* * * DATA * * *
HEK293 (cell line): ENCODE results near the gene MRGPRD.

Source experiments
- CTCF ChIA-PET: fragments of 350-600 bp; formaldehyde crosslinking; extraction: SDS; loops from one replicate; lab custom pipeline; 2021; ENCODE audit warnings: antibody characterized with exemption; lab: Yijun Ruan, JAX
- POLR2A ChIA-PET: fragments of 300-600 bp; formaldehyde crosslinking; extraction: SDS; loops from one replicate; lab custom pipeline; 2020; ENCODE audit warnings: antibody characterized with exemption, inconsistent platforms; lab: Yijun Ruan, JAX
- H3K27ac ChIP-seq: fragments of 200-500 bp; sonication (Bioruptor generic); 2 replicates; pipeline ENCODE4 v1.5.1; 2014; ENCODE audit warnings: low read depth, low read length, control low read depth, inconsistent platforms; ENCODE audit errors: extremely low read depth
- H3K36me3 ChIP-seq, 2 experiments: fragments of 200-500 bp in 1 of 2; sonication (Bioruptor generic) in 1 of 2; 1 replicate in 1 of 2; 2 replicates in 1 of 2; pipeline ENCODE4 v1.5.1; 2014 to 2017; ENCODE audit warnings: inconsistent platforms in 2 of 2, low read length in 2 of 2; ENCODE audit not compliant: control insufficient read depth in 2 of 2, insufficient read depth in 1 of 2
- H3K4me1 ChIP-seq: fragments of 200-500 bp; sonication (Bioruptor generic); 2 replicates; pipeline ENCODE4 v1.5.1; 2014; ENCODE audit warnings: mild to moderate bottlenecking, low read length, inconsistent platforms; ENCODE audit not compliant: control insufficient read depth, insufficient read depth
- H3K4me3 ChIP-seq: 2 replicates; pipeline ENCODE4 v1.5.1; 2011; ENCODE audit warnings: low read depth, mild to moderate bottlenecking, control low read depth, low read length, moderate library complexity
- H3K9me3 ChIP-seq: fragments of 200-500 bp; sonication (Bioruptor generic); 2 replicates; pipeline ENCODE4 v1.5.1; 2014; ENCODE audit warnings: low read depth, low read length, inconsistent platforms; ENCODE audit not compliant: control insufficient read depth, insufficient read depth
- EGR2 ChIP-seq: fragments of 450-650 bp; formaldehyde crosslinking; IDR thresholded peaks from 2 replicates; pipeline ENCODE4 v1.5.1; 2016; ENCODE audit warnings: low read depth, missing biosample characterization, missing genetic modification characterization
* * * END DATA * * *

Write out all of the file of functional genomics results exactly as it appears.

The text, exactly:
HEK293 (cell line): ENCODE results near the gene MRGPRD.

Source experiments
- CTCF ChIA-PET: fragments of 350-600 bp; formaldehyde crosslinking; extraction: SDS; loops from one replicate; lab custom pipeline; 2021; ENCODE audit warnings: antibody characterized with exemption; lab: Yijun Ruan, JAX
- POLR2A ChIA-PET: fragments of 300-600 bp; formaldehyde crosslinking; extraction: SDS; loops from one replicate; lab custom pipeline; 2020; ENCODE audit warnings: antibody characterized with exemption, inconsistent platforms; lab: Yijun Ruan, JAX
- H3K27ac ChIP-seq: fragments of 200-500 bp; sonication (Bioruptor generic); 2 replicates; pipeline ENCODE4 v1.5.1; 2014; ENCODE audit warnings: low read depth, low read length, control low read depth, inconsistent platforms; ENCODE audit errors: extremely low read depth
- H3K36me3 ChIP-seq, 2 experiments: fragments of 200-500 bp in 1 of 2; sonication (Bioruptor generic) in 1 of 2; 1 replicate in 1 of 2; 2 replicates in 1 of 2; pipeline ENCODE4 v1.5.1; 2014 to 2017; ENCODE audit warnings: inconsistent platforms in 2 of 2, low read length in 2 of 2; ENCODE audit not compliant: control insufficient read depth in 2 of 2, insufficient read depth in 1 of 2
- H3K4me1 ChIP-seq: fragments of 200-500 bp; sonication (Bioruptor generic); 2 replicates; pipeline ENCODE4 v1.5.1; 2014; ENCODE audit warnings: mild to moderate bottlenecking, low read length, inconsistent platforms; ENCODE audit not compliant: control insufficient read depth, insufficient read depth
- H3K4me3 ChIP-seq: 2 replicates; pipeline ENCODE4 v1.5.1; 2011; ENCODE audit warnings: low read depth, mild to moderate bottlenecking, control low read depth, low read length, moderate library complexity
- H3K9me3 ChIP-seq: fragments of 200-500 bp; sonication (Bioruptor generic); 2 replicates; pipeline ENCODE4 v1.5.1; 2014; ENCODE audit warnings: low read depth, low read length, inconsistent platforms; ENCODE audit not compliant: control insufficient read depth, insufficient read depth
- EGR2 ChIP-seq: fragments of 450-650 bp; formaldehyde crosslinking; IDR thresholded peaks from 2 replicates; pipeline ENCODE4 v1.5.1; 2016; ENCODE audit warnings: low read depth, missing biosample characterization, missing genetic modification characterization